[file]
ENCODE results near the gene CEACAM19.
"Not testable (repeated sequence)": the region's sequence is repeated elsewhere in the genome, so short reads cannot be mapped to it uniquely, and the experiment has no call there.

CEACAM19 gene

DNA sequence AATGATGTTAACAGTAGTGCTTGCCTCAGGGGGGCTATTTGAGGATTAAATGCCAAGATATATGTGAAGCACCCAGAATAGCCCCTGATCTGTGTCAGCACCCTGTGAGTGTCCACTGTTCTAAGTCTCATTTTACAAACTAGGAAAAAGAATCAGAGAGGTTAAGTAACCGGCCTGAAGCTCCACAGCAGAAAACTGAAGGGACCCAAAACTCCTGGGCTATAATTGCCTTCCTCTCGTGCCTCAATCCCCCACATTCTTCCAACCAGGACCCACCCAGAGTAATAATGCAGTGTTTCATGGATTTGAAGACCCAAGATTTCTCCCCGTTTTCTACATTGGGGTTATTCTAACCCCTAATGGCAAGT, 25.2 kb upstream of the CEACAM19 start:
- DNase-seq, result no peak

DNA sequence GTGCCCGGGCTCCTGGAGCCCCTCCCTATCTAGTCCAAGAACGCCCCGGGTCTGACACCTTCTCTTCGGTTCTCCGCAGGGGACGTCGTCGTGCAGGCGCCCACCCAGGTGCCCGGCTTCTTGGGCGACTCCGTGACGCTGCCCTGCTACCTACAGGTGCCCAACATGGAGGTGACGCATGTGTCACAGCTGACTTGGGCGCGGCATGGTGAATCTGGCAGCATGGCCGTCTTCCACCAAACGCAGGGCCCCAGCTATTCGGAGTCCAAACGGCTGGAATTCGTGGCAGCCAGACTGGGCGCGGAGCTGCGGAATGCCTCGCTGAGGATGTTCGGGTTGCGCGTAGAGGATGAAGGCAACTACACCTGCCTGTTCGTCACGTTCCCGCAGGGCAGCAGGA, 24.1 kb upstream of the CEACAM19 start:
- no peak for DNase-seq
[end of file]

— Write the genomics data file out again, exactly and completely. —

ENCODE results near the gene CEACAM19.
"Not testable (repeated sequence)": the region's sequence is repeated elsewhere in the genome, so short reads cannot be mapped to it uniquely, and the experiment has no call there.

CEACAM19 gene

DNA sequence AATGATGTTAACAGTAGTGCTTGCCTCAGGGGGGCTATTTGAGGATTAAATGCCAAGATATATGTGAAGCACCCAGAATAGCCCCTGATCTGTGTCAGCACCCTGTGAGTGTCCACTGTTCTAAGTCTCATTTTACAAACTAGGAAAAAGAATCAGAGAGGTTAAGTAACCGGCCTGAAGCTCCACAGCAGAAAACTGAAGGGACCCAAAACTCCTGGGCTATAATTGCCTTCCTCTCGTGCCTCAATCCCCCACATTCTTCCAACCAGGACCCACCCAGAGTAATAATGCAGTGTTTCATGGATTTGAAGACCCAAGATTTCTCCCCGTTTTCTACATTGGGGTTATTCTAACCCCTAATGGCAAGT, 25.2 kb upstream of the CEACAM19 start:
- DNase-seq, result no peak

DNA sequence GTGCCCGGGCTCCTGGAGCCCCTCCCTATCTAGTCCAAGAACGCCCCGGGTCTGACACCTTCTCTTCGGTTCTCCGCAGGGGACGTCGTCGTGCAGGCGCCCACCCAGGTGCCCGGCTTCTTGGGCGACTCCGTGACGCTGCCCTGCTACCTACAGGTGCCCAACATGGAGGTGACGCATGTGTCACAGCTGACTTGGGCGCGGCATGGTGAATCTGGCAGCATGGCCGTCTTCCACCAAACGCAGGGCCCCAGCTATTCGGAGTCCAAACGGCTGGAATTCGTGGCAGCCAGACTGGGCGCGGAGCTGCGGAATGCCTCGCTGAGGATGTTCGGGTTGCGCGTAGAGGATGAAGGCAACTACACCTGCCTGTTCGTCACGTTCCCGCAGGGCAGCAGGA, 24.1 kb upstream of the CEACAM19 start:
- no peak for DNase-seq